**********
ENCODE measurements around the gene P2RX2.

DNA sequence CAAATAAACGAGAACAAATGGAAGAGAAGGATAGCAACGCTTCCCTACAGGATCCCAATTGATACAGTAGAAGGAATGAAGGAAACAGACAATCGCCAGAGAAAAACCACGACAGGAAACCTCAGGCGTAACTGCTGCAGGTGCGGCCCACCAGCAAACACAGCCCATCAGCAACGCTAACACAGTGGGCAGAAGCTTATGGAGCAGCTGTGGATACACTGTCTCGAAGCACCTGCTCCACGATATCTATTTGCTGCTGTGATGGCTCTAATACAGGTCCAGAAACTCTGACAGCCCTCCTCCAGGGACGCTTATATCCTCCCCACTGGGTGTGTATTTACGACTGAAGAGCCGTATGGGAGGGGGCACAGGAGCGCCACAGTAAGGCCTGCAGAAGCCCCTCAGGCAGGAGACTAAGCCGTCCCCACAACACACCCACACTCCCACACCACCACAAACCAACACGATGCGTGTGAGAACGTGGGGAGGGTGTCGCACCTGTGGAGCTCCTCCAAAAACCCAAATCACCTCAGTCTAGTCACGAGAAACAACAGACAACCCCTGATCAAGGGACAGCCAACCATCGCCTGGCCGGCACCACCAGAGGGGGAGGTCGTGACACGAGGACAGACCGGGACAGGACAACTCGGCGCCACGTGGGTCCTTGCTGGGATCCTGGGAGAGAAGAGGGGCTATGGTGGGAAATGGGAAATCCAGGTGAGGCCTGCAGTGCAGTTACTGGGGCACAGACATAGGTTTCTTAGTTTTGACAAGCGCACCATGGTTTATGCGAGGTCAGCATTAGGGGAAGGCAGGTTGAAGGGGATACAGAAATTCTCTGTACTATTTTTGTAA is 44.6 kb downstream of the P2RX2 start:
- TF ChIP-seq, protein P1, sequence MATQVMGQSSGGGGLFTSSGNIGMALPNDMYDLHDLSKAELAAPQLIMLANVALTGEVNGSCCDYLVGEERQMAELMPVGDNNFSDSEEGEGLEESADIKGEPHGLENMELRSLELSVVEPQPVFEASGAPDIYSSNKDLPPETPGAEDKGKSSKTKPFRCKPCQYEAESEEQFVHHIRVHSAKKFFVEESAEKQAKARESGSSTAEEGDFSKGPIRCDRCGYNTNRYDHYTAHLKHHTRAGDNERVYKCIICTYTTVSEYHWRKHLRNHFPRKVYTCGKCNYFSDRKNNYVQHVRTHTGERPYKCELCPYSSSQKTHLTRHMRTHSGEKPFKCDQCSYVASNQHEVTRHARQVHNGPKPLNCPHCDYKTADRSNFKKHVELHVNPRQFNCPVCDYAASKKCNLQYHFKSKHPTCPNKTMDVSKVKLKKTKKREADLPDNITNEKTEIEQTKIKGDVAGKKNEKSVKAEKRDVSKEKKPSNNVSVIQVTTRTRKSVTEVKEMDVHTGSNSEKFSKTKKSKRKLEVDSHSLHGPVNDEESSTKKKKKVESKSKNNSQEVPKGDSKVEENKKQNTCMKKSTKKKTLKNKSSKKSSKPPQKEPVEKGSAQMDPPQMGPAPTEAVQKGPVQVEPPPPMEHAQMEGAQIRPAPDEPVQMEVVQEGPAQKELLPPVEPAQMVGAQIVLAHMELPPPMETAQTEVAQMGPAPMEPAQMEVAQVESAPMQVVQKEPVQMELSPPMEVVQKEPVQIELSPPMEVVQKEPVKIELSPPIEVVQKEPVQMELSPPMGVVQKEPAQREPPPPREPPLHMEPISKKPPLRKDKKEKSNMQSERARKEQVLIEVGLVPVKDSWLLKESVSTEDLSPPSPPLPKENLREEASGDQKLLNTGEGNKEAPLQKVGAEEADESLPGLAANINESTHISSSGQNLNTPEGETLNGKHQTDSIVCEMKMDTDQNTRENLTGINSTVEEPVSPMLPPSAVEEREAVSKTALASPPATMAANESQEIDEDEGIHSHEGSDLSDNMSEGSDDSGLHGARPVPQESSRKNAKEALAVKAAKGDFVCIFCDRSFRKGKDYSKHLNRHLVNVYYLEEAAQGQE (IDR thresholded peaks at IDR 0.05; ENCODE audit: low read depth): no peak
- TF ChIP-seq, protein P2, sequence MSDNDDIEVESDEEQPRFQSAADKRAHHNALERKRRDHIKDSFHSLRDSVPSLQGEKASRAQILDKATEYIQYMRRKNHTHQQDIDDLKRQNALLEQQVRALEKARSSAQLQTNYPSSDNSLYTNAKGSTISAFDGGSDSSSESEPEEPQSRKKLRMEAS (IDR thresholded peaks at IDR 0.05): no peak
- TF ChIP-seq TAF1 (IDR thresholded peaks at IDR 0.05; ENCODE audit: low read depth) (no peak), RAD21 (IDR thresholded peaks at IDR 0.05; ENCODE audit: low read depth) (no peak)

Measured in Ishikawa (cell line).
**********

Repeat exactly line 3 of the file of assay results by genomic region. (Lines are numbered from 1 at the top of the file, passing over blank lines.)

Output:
- TF ChIP-seq, protein P1, sequence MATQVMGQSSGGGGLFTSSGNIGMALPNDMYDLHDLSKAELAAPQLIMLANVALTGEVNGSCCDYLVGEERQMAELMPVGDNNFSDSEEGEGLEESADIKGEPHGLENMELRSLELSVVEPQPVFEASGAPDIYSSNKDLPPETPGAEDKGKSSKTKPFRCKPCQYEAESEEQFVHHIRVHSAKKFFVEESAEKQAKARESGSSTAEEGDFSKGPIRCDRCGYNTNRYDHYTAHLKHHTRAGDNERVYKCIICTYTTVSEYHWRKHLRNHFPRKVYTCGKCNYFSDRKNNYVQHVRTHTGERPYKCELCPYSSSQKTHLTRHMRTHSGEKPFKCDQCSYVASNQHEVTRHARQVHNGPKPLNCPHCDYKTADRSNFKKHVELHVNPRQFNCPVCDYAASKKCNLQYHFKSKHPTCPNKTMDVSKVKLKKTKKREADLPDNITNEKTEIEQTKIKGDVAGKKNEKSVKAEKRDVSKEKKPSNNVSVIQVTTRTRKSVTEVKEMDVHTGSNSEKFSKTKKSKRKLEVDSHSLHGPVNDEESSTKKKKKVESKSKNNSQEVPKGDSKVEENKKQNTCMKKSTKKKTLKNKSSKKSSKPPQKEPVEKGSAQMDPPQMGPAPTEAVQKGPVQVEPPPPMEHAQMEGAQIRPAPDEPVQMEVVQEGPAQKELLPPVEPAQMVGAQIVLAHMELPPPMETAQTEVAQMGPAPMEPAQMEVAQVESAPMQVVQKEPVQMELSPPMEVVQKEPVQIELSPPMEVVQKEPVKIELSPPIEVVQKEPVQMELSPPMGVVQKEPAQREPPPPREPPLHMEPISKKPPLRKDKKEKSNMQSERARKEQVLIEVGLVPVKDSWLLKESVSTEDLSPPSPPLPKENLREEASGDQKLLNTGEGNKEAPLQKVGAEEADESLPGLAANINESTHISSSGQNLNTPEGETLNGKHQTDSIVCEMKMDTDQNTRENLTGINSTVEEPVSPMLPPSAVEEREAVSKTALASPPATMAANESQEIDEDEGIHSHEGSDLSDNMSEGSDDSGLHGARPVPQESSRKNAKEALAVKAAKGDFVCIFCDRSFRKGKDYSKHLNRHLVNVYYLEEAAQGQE (IDR thresholded peaks at IDR 0.05; ENCODE audit: low read depth): no peak